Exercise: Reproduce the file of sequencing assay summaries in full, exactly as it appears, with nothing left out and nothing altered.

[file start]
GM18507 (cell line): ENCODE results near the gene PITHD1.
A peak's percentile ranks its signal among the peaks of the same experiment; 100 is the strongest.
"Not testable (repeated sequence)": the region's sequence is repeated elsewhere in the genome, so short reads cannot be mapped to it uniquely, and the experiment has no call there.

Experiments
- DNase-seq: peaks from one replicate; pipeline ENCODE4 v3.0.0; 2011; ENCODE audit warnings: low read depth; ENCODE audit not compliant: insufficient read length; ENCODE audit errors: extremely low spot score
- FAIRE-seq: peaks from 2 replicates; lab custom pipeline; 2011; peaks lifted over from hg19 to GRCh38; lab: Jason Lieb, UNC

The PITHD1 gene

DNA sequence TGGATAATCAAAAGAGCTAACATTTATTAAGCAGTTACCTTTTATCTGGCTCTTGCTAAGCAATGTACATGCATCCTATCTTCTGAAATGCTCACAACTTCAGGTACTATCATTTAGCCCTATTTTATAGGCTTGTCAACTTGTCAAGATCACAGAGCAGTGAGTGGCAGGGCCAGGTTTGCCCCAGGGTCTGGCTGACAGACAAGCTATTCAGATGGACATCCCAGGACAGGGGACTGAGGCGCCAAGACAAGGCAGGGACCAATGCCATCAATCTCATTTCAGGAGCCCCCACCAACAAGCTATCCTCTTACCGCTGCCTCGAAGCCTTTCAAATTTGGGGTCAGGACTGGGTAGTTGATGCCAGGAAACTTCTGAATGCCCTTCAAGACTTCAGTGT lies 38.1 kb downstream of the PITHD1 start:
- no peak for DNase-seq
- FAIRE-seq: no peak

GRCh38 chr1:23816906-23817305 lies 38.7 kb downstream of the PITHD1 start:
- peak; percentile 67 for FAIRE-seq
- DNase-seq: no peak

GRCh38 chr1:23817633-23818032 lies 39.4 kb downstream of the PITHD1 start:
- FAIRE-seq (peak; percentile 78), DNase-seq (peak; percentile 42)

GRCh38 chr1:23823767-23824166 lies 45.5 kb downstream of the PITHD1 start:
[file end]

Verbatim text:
GM18507 (cell line): ENCODE results near the gene PITHD1.
A peak's percentile ranks its signal among the peaks of the same experiment; 100 is the strongest.
"Not testable (repeated sequence)": the region's sequence is repeated elsewhere in the genome, so short reads cannot be mapped to it uniquely, and the experiment has no call there.

Experiments
- DNase-seq: peaks from one replicate; pipeline ENCODE4 v3.0.0; 2011; ENCODE audit warnings: low read depth; ENCODE audit not compliant: insufficient read length; ENCODE audit errors: extremely low spot score
- FAIRE-seq: peaks from 2 replicates; lab custom pipeline; 2011; peaks lifted over from hg19 to GRCh38; lab: Jason Lieb, UNC

The PITHD1 gene

DNA sequence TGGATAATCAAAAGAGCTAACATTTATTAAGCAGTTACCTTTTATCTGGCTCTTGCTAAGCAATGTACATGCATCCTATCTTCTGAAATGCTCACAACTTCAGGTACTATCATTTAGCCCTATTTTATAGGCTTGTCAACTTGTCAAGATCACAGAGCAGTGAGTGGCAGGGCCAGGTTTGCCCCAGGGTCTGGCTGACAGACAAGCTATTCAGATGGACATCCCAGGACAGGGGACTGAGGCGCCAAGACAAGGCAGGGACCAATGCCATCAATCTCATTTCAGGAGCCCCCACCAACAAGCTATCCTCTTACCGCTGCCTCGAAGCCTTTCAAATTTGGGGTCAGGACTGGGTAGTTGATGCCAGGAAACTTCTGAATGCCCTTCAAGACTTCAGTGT lies 38.1 kb downstream of the PITHD1 start:
- no peak for DNase-seq
- FAIRE-seq: no peak

GRCh38 chr1:23816906-23817305 lies 38.7 kb downstream of the PITHD1 start:
- peak; percentile 67 for FAIRE-seq
- DNase-seq: no peak

GRCh38 chr1:23817633-23818032 lies 39.4 kb downstream of the PITHD1 start:
- FAIRE-seq (peak; percentile 78), DNase-seq (peak; percentile 42)

GRCh38 chr1:23823767-23824166 lies 45.5 kb downstream of the PITHD1 start: